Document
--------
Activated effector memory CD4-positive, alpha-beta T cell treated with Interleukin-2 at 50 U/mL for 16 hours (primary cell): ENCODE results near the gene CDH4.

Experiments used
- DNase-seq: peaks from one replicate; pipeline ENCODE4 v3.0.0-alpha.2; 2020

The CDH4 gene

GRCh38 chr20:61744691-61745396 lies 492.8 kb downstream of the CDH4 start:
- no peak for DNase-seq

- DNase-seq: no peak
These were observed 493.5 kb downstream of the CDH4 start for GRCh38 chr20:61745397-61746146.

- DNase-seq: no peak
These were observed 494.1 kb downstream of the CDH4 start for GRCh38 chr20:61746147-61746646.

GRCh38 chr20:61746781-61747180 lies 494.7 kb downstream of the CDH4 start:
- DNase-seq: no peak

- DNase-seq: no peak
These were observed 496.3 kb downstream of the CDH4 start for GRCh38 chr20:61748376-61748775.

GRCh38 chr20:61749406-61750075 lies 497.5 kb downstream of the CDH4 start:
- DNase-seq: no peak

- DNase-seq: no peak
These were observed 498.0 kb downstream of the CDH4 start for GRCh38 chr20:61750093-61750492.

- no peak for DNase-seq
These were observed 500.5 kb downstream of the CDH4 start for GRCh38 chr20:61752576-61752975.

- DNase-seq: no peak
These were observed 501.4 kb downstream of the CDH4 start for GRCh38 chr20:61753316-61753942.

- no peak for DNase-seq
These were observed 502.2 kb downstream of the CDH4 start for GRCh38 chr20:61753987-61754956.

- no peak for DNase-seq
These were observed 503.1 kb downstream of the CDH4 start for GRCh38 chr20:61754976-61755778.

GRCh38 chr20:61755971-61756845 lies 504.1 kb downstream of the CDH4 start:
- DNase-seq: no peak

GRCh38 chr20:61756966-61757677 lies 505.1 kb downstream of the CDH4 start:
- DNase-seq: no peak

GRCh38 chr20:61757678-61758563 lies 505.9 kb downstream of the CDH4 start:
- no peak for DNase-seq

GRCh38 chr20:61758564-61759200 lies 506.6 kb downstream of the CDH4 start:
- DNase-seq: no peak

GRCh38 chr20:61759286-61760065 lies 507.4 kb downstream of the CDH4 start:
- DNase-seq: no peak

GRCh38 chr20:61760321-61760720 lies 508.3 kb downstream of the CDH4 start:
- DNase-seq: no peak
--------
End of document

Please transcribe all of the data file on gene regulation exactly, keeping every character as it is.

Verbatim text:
Activated effector memory CD4-positive, alpha-beta T cell treated with Interleukin-2 at 50 U/mL for 16 hours (primary cell): ENCODE results near the gene CDH4.

Experiments used
- DNase-seq: peaks from one replicate; pipeline ENCODE4 v3.0.0-alpha.2; 2020

The CDH4 gene

GRCh38 chr20:61744691-61745396 lies 492.8 kb downstream of the CDH4 start:
- no peak for DNase-seq

- DNase-seq: no peak
These were observed 493.5 kb downstream of the CDH4 start for GRCh38 chr20:61745397-61746146.

- DNase-seq: no peak
These were observed 494.1 kb downstream of the CDH4 start for GRCh38 chr20:61746147-61746646.

GRCh38 chr20:61746781-61747180 lies 494.7 kb downstream of the CDH4 start:
- DNase-seq: no peak

- DNase-seq: no peak
These were observed 496.3 kb downstream of the CDH4 start for GRCh38 chr20:61748376-61748775.

GRCh38 chr20:61749406-61750075 lies 497.5 kb downstream of the CDH4 start:
- DNase-seq: no peak

- DNase-seq: no peak
These were observed 498.0 kb downstream of the CDH4 start for GRCh38 chr20:61750093-61750492.

- no peak for DNase-seq
These were observed 500.5 kb downstream of the CDH4 start for GRCh38 chr20:61752576-61752975.

- DNase-seq: no peak
These were observed 501.4 kb downstream of the CDH4 start for GRCh38 chr20:61753316-61753942.

- no peak for DNase-seq
These were observed 502.2 kb downstream of the CDH4 start for GRCh38 chr20:61753987-61754956.

- no peak for DNase-seq
These were observed 503.1 kb downstream of the CDH4 start for GRCh38 chr20:61754976-61755778.

GRCh38 chr20:61755971-61756845 lies 504.1 kb downstream of the CDH4 start:
- DNase-seq: no peak

GRCh38 chr20:61756966-61757677 lies 505.1 kb downstream of the CDH4 start:
- DNase-seq: no peak

GRCh38 chr20:61757678-61758563 lies 505.9 kb downstream of the CDH4 start:
- no peak for DNase-seq

GRCh38 chr20:61758564-61759200 lies 506.6 kb downstream of the CDH4 start:
- DNase-seq: no peak

GRCh38 chr20:61759286-61760065 lies 507.4 kb downstream of the CDH4 start:
- DNase-seq: no peak

GRCh38 chr20:61760321-61760720 lies 508.3 kb downstream of the CDH4 start:
- DNase-seq: no peak